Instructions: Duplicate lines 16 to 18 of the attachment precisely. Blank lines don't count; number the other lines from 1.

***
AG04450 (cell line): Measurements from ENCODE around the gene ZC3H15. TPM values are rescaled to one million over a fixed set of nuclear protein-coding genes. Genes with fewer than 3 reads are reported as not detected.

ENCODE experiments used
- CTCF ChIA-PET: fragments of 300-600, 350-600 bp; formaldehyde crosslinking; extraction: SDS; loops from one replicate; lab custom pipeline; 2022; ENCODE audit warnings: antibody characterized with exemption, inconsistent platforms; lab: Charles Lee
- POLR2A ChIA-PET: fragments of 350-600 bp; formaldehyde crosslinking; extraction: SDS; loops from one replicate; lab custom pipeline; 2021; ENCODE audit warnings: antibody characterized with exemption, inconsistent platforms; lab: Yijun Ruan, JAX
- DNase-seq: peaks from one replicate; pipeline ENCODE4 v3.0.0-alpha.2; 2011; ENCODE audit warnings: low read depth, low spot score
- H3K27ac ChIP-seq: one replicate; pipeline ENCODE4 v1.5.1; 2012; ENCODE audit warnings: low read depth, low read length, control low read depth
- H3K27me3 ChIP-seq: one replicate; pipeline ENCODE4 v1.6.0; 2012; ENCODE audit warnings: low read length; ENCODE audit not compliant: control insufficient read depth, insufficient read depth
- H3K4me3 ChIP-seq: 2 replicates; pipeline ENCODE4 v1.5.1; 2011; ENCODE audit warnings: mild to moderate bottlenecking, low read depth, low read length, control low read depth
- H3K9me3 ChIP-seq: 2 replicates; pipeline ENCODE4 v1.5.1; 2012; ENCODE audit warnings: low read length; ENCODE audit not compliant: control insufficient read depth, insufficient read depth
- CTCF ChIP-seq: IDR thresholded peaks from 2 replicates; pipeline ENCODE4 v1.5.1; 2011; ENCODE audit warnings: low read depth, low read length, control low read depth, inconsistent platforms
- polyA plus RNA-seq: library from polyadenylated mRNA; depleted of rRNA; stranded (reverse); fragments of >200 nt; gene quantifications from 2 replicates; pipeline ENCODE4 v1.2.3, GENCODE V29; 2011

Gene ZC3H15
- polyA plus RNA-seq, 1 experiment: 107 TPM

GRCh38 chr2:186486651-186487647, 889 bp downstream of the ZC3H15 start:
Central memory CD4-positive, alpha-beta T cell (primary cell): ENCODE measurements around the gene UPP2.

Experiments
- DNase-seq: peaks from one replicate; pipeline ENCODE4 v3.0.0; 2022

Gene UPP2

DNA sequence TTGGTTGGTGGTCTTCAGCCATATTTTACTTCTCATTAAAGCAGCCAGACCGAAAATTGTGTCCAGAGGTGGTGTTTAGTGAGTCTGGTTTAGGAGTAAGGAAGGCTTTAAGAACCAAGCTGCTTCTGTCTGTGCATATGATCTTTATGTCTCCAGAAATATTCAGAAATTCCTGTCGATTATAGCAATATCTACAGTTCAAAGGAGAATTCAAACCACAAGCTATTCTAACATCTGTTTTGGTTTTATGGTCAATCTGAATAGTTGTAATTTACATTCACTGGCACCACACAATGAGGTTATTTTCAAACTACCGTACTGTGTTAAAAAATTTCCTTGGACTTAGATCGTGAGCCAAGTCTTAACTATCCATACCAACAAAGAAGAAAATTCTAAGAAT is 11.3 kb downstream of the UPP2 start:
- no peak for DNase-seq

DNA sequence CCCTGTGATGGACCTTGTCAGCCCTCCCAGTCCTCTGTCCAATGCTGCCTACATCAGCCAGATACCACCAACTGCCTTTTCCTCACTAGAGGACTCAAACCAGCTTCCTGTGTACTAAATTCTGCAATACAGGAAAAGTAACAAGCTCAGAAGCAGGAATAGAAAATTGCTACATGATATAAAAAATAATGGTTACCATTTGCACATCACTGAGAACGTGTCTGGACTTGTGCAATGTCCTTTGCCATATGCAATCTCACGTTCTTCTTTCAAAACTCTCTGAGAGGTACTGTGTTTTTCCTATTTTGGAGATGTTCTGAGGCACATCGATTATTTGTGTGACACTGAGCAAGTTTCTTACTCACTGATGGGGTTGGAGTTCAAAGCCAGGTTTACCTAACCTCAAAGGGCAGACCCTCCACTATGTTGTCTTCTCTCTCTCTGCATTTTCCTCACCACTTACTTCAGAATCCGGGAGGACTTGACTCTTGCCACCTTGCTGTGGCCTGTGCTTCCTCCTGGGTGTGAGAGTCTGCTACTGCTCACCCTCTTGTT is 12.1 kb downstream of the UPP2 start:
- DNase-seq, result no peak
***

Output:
Experiments
- DNase-seq: peaks from one replicate; pipeline ENCODE4 v3.0.0; 2022

Gene UPP2